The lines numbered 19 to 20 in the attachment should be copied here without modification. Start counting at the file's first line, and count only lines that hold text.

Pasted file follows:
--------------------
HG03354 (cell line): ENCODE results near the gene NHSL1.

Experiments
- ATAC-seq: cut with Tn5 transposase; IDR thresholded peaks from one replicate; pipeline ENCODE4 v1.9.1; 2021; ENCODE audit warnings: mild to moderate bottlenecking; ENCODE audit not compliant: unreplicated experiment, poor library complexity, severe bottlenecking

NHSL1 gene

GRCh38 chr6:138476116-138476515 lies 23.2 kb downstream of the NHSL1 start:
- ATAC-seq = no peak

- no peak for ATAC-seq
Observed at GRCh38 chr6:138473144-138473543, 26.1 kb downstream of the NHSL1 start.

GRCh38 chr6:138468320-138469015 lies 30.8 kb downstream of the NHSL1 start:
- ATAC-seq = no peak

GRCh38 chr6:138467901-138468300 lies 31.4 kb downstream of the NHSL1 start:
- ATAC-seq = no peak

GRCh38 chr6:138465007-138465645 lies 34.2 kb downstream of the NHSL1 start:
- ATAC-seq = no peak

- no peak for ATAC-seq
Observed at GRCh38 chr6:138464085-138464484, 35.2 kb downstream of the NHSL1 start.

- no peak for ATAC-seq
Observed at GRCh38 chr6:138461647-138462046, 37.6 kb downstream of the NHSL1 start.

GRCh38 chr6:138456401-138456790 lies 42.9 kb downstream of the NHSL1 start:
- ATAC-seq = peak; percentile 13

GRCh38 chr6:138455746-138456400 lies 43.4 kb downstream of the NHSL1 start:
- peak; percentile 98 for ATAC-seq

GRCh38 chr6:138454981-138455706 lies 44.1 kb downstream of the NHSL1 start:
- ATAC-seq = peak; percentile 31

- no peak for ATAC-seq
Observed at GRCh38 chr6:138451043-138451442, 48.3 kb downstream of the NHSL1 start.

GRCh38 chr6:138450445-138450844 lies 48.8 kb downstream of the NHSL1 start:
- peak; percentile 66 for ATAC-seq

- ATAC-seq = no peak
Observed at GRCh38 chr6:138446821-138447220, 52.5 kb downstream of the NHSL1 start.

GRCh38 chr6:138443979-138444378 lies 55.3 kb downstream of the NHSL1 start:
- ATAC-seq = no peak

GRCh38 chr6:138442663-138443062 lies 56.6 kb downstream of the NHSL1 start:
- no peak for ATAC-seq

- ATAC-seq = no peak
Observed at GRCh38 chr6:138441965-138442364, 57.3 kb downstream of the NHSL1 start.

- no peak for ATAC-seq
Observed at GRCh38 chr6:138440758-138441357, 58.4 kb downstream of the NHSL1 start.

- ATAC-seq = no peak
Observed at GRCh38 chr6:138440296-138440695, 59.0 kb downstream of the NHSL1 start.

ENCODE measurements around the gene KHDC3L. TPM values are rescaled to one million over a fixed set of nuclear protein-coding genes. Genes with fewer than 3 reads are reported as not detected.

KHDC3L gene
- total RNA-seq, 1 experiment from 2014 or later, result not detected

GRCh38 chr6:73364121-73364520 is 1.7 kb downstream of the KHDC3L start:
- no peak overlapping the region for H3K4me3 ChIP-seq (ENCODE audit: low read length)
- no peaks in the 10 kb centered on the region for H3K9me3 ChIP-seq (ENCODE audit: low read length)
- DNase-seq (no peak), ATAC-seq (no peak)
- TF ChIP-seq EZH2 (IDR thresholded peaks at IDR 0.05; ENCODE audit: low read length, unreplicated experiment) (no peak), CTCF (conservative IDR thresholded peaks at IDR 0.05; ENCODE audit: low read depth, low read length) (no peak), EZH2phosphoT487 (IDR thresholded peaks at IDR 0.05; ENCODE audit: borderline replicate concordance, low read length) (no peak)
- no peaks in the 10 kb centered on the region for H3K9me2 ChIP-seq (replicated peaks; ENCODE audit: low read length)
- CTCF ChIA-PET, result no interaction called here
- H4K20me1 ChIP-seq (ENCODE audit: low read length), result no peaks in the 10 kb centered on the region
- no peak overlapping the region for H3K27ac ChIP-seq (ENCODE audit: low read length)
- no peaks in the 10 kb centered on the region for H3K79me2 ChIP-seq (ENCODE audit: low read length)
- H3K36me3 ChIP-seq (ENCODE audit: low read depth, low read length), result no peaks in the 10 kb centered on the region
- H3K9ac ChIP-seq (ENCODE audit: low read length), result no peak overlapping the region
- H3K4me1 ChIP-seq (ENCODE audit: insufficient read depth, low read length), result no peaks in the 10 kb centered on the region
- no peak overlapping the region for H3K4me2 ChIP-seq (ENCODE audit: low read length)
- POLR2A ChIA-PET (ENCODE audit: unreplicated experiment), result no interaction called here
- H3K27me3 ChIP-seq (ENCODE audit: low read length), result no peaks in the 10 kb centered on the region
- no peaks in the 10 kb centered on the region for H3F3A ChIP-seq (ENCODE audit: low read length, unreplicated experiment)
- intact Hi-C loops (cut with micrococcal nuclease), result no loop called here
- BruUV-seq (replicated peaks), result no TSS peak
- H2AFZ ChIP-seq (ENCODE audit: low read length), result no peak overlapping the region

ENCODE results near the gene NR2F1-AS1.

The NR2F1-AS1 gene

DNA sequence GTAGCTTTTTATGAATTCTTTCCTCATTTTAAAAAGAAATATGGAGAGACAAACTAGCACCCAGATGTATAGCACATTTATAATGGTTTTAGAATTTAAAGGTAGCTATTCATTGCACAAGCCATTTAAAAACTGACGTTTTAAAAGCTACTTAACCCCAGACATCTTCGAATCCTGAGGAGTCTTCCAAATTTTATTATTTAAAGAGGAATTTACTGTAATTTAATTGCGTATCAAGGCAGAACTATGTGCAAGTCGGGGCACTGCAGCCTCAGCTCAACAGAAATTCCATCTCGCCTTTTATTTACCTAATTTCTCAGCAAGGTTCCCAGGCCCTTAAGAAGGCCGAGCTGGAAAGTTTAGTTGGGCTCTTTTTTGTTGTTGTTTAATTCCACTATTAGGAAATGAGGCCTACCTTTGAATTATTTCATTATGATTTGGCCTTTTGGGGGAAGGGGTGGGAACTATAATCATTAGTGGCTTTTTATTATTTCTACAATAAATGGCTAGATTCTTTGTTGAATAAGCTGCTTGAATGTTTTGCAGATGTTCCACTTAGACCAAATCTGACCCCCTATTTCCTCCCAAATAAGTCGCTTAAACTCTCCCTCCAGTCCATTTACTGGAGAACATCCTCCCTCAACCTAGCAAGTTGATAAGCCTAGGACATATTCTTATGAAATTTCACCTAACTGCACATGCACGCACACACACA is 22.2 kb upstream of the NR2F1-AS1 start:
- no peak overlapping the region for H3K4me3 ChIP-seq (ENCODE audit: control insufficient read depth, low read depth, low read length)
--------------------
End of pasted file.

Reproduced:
GRCh38 chr6:138456401-138456790 lies 42.9 kb downstream of the NHSL1 start:
- ATAC-seq = peak; percentile 13